(4) If a magistrate is satisfied by information on oath that there is reasonable ground for suspecting that–
(a) any controlled drug or Scheduled Substance is, in contravention of this Part or of any regulations made under it, in the possession of a person on any premises; or
(b) a document directly or indirectly relating to, or connected with, a transaction or dealing which was, or an intended transaction or dealing which would, if carried out, be an offence against this Part, or in the case of a transaction or dealing carried out or intended to be carried out in a place outside Gibraltar an offence against the provisions of a corresponding law (as defined in section 501) in force in that place, is in the possession of a person on any premises,
the magistrate may grant a warrant authorising any customs or police officer at any time or times within one month from the date of the warrant, to enter, if need be by force, the premises named in the warrant, and to search the premises and any persons found in them and, if there is reasonable ground for suspecting that an offence against this Part has been committed in relation to any controlled drug or Scheduled Substance found on the premises or in the possession of any such persons, or that a document so found is such a document as is mentioned in paragraph (b), to seize and detain that drug or substance or that document, as the case may be.
(5) A person who–
(a) intentionally obstructs a person in the exercise of his powers under this section;
(b) conceals from a person acting in the exercise of his powers under subsection (1) any such books, documents, stocks or drugs as are mentioned in that subsection; or
(c) without reasonable excuse (proof of which lies on him) fails to produce any such books or documents when their production is demanded by a person in the exercise of his powers under that subsection,
commits an offence.
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Prosecution and punishment.
524.(1) Schedule 8 has effect, in accordance with subsection (2), with respect to the way in which offences under this Part are punishable on conviction.
(2) In relation to an offence against a provision of this Part specified in the first column of Schedule 8
(a) the general nature of the offence is described in the second column;
(b) the third column shows whether the offence is punishable on summary conviction or on indictment or either way;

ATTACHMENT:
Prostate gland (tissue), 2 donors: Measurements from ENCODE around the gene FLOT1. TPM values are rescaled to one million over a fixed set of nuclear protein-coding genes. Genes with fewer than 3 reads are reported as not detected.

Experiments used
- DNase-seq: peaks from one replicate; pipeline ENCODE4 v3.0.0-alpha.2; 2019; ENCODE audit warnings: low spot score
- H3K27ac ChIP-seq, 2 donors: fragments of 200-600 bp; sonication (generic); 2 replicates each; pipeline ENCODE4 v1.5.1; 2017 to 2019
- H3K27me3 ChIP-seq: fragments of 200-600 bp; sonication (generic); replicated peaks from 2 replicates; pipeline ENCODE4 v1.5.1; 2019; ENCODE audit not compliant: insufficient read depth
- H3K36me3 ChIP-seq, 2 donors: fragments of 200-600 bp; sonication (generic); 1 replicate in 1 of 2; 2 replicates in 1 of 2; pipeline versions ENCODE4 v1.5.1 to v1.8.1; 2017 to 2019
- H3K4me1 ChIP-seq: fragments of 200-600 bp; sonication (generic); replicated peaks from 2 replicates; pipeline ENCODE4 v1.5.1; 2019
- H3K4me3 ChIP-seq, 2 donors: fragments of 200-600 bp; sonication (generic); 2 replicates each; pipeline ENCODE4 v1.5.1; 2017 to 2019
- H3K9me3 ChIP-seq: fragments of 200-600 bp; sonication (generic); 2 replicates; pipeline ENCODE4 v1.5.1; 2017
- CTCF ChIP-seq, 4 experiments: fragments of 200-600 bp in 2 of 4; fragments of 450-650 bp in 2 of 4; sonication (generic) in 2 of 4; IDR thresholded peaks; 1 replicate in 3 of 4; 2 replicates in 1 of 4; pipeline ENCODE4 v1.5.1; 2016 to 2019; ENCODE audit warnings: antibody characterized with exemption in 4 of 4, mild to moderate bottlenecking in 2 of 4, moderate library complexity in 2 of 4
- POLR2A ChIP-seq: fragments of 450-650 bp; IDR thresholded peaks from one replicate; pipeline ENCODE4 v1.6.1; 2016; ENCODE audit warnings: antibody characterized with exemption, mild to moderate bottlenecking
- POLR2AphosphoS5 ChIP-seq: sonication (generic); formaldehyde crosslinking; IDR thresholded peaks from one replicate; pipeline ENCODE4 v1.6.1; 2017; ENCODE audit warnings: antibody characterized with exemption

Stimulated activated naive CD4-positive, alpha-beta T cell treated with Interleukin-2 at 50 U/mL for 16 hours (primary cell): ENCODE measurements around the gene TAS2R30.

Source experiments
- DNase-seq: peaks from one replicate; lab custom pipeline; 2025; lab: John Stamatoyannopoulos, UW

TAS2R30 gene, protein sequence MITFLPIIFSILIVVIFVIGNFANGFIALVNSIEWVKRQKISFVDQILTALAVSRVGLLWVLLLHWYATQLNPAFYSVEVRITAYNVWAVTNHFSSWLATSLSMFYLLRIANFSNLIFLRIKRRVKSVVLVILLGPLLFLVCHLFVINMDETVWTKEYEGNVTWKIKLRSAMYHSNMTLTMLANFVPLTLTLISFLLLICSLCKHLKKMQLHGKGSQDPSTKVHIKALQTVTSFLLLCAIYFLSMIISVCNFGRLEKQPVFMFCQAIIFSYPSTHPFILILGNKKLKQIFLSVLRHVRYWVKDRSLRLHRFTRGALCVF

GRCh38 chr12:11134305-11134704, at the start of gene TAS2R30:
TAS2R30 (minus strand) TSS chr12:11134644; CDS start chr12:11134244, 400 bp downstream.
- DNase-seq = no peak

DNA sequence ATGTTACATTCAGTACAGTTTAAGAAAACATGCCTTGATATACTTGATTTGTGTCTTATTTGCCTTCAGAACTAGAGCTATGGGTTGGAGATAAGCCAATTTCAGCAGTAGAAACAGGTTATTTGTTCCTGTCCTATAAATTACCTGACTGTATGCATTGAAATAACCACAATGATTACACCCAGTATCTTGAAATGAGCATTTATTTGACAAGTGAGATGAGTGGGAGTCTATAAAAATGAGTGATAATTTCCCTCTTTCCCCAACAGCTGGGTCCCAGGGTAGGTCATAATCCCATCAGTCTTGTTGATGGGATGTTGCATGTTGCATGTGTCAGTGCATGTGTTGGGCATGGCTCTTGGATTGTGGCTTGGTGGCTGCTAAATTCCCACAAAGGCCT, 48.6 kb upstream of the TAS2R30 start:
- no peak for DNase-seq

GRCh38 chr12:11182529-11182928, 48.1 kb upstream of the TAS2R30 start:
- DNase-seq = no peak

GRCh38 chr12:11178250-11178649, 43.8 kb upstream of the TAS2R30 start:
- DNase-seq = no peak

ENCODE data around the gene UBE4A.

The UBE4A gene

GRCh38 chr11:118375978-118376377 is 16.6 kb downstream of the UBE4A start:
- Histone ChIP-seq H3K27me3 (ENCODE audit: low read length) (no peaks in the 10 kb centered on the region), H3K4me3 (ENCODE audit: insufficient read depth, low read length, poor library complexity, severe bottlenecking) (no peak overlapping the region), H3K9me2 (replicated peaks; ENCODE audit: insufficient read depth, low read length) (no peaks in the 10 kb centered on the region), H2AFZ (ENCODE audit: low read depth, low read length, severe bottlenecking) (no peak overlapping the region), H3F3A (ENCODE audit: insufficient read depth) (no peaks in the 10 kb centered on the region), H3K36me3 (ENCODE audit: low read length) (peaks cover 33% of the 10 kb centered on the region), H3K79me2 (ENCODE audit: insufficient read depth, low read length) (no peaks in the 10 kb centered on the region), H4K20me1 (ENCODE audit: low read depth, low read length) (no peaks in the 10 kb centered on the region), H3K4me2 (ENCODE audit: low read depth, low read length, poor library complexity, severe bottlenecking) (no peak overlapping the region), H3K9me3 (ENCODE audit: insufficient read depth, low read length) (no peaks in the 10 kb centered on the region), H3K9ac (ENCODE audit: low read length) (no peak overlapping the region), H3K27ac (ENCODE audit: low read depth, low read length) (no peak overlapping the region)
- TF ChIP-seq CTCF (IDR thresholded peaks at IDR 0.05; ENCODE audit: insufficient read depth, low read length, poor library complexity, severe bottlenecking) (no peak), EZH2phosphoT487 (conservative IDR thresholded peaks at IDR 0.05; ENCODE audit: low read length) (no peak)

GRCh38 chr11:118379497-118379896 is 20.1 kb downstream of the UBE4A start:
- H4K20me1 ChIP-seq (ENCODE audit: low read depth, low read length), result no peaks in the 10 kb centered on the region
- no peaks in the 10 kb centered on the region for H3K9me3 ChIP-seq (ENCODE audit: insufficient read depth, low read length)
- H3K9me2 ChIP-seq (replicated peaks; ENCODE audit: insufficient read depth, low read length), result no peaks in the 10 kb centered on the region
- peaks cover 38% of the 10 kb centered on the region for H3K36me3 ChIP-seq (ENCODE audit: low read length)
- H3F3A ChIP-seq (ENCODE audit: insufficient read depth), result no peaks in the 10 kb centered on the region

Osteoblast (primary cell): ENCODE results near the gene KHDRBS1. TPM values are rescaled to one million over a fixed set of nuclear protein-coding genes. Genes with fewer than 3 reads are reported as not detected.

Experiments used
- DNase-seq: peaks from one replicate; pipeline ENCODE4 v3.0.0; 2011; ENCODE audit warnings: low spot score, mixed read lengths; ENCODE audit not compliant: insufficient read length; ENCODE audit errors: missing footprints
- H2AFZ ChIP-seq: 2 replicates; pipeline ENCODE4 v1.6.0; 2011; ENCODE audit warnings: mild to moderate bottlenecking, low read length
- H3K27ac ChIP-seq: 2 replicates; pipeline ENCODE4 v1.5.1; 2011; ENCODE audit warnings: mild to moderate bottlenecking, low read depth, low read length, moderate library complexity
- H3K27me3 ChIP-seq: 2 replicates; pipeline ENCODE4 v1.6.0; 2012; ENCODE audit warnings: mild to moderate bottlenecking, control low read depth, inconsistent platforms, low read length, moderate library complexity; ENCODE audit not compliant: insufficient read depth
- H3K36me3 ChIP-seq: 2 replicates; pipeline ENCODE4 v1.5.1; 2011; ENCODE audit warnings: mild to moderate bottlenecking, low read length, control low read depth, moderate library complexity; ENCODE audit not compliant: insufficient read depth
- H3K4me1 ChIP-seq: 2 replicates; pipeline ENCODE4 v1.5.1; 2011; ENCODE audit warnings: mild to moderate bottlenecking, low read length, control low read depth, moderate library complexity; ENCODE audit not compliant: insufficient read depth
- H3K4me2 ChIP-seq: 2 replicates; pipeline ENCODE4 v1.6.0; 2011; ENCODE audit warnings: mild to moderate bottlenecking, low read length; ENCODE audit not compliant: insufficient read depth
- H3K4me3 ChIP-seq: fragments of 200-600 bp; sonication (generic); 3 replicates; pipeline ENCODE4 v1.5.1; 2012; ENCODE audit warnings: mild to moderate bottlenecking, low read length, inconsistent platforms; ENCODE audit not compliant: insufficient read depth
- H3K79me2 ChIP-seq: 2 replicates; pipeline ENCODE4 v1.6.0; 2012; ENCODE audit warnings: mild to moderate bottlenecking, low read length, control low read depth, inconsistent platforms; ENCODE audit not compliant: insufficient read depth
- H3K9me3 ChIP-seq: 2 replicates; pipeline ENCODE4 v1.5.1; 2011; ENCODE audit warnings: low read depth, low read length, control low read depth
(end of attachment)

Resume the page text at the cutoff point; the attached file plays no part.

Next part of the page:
(c) the fourth, fifth and sixth columns show respectively the punishments which may be imposed on a person convicted of the offence in the way specified in relation to it in the third column, that is to say, summarily or on indictment, according to whether the controlled drug in relation to which the offence was committed was a Class A drug, a Class B drug or a Class C drug; and
(d) the seventh column shows the punishments which may be imposed on a person convicted of the offence in the way specified in relation to it in the third column, that is to say, summarily or on indictment, whether or not the offence was committed in relation to a controlled drug and, if it was so committed, irrespective of whether the drug was a Class A drug, a Class B drug or a Class C drug,
and in the fourth, fifth, sixth and seventh columns a reference to a period gives the maximum term of imprisonment and a reference to the level of fine.
(3) Notwithstanding anything in section 158 of the Criminal Procedure and Evidence Act 2011, the Magistrates’ Court may try an information for an offence under this Part if the information was laid at any time within 12 months from the commission of the offence.
(4) No person may be proceeded against by indictment for an offence against this Part unless the proceedings are instituted by, or with the consent of, the Attorney-General, unless the person charged claims, pursuant to Part 8 of the Criminal Procedure and Evidence Act 2011, to be tried by a jury.
Miscellaneous
Forfeiture.